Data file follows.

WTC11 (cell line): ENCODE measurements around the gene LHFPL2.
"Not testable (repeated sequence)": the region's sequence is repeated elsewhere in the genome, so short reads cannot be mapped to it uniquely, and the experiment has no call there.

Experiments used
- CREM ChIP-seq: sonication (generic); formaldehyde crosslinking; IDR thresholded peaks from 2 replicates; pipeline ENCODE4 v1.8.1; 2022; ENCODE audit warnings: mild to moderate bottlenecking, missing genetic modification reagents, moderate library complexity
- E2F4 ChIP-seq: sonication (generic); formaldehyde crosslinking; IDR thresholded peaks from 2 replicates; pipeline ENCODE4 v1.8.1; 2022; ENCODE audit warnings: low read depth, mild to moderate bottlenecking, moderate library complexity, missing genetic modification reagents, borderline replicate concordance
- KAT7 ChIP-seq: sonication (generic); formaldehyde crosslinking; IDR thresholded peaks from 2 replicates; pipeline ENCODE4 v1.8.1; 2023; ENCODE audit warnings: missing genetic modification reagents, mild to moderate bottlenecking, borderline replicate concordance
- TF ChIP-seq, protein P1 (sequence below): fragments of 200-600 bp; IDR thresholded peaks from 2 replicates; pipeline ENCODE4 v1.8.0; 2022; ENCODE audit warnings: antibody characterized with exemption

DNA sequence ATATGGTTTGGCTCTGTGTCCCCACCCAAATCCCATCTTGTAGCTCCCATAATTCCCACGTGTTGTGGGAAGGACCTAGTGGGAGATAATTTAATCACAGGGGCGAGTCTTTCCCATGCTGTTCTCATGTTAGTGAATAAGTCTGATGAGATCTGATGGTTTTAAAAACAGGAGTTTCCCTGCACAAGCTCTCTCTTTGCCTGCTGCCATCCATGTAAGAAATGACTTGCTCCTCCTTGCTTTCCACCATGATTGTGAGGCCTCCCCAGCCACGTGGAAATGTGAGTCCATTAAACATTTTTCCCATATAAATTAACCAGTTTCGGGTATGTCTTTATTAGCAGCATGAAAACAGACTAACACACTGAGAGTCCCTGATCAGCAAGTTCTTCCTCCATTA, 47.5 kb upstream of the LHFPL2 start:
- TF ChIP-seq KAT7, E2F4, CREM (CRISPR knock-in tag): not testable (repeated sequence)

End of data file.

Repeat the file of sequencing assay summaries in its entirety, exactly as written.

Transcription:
WTC11 (cell line): ENCODE measurements around the gene LHFPL2.
"Not testable (repeated sequence)": the region's sequence is repeated elsewhere in the genome, so short reads cannot be mapped to it uniquely, and the experiment has no call there.

Experiments used
- CREM ChIP-seq: sonication (generic); formaldehyde crosslinking; IDR thresholded peaks from 2 replicates; pipeline ENCODE4 v1.8.1; 2022; ENCODE audit warnings: mild to moderate bottlenecking, missing genetic modification reagents, moderate library complexity
- E2F4 ChIP-seq: sonication (generic); formaldehyde crosslinking; IDR thresholded peaks from 2 replicates; pipeline ENCODE4 v1.8.1; 2022; ENCODE audit warnings: low read depth, mild to moderate bottlenecking, moderate library complexity, missing genetic modification reagents, borderline replicate concordance
- KAT7 ChIP-seq: sonication (generic); formaldehyde crosslinking; IDR thresholded peaks from 2 replicates; pipeline ENCODE4 v1.8.1; 2023; ENCODE audit warnings: missing genetic modification reagents, mild to moderate bottlenecking, borderline replicate concordance
- TF ChIP-seq, protein P1 (sequence below): fragments of 200-600 bp; IDR thresholded peaks from 2 replicates; pipeline ENCODE4 v1.8.0; 2022; ENCODE audit warnings: antibody characterized with exemption

DNA sequence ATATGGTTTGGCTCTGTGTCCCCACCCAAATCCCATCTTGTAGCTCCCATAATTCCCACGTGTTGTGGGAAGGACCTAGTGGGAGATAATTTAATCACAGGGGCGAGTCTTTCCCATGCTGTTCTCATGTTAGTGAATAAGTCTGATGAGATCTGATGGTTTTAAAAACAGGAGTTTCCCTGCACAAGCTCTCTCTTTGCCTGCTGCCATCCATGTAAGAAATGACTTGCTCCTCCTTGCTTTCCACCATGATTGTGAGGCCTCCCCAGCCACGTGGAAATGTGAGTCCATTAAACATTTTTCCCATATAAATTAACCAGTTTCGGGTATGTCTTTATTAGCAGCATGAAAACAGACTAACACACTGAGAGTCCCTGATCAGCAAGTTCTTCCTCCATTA, 47.5 kb upstream of the LHFPL2 start:
- TF ChIP-seq KAT7, E2F4, CREM (CRISPR knock-in tag): not testable (repeated sequence)